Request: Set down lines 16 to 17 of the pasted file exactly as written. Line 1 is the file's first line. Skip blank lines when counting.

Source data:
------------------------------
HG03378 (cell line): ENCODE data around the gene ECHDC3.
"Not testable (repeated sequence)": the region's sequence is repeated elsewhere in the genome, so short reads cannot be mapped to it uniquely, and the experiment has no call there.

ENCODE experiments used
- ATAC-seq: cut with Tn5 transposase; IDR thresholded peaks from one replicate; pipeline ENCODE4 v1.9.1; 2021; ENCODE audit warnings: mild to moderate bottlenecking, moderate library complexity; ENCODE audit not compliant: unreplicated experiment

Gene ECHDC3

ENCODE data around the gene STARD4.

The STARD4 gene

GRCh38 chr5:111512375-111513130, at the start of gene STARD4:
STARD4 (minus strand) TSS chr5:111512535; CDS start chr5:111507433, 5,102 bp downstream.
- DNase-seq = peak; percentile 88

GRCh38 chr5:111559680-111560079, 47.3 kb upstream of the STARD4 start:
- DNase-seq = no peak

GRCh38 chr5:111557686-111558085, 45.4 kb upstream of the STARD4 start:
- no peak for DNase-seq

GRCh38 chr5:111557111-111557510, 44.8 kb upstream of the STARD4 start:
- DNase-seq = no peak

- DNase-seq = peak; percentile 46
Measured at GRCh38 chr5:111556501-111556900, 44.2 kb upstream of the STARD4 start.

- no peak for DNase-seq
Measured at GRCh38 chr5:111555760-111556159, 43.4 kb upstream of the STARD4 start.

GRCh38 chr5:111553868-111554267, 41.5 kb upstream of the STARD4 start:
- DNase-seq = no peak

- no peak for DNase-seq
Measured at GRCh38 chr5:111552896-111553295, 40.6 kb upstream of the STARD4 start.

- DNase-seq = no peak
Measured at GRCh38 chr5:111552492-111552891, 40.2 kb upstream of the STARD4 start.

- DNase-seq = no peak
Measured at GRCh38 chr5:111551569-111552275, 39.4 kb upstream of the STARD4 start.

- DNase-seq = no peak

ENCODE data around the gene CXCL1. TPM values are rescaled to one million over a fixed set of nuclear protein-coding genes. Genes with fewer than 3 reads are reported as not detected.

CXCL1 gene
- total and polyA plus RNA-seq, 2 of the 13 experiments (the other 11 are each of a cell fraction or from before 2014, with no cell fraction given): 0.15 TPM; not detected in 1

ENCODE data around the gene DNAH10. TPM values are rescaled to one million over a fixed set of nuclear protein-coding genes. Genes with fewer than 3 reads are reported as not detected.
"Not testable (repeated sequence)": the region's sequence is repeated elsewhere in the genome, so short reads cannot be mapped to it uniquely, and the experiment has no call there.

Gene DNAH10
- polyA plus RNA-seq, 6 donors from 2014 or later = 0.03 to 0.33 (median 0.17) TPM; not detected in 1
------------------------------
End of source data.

- DNase-seq = no peak

- DNase-seq = peak; percentile 46